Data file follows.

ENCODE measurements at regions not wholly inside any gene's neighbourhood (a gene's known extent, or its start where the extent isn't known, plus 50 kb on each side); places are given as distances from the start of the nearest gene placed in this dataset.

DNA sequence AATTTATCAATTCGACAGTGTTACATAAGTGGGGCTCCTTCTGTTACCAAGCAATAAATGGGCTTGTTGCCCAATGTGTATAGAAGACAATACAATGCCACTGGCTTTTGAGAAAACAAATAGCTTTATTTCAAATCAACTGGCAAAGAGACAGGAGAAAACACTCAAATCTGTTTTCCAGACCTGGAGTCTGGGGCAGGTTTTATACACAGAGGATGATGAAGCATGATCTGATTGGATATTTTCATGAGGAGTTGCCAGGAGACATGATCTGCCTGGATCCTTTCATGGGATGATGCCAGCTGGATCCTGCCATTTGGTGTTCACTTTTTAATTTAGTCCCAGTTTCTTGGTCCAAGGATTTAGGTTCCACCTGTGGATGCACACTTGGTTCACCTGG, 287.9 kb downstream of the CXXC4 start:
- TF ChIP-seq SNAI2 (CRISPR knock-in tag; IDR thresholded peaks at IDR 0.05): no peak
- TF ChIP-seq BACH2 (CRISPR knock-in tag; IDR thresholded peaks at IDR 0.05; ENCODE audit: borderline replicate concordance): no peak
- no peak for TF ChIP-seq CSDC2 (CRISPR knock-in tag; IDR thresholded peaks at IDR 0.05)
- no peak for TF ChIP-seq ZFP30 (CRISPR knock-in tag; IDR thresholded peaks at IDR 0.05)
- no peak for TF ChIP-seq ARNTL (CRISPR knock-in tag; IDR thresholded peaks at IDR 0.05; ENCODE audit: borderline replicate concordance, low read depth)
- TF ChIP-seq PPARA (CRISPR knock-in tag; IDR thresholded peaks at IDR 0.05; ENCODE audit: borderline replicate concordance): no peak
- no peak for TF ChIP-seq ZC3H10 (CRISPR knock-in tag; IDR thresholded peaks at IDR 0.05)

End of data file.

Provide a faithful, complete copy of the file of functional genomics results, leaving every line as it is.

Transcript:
ENCODE measurements at regions not wholly inside any gene's neighbourhood (a gene's known extent, or its start where the extent isn't known, plus 50 kb on each side); places are given as distances from the start of the nearest gene placed in this dataset.

DNA sequence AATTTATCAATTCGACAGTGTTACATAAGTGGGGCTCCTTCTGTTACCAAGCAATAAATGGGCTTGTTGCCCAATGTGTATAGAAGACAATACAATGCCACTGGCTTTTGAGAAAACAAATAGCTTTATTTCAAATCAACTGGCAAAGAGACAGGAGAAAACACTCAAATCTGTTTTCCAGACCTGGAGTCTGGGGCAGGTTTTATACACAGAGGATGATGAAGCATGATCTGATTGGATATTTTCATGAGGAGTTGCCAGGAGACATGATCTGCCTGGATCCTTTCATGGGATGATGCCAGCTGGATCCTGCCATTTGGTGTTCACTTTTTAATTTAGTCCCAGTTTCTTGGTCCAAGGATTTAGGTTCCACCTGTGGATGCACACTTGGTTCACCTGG, 287.9 kb downstream of the CXXC4 start:
- TF ChIP-seq SNAI2 (CRISPR knock-in tag; IDR thresholded peaks at IDR 0.05): no peak
- TF ChIP-seq BACH2 (CRISPR knock-in tag; IDR thresholded peaks at IDR 0.05; ENCODE audit: borderline replicate concordance): no peak
- no peak for TF ChIP-seq CSDC2 (CRISPR knock-in tag; IDR thresholded peaks at IDR 0.05)
- no peak for TF ChIP-seq ZFP30 (CRISPR knock-in tag; IDR thresholded peaks at IDR 0.05)
- no peak for TF ChIP-seq ARNTL (CRISPR knock-in tag; IDR thresholded peaks at IDR 0.05; ENCODE audit: borderline replicate concordance, low read depth)
- TF ChIP-seq PPARA (CRISPR knock-in tag; IDR thresholded peaks at IDR 0.05; ENCODE audit: borderline replicate concordance): no peak
- no peak for TF ChIP-seq ZC3H10 (CRISPR knock-in tag; IDR thresholded peaks at IDR 0.05)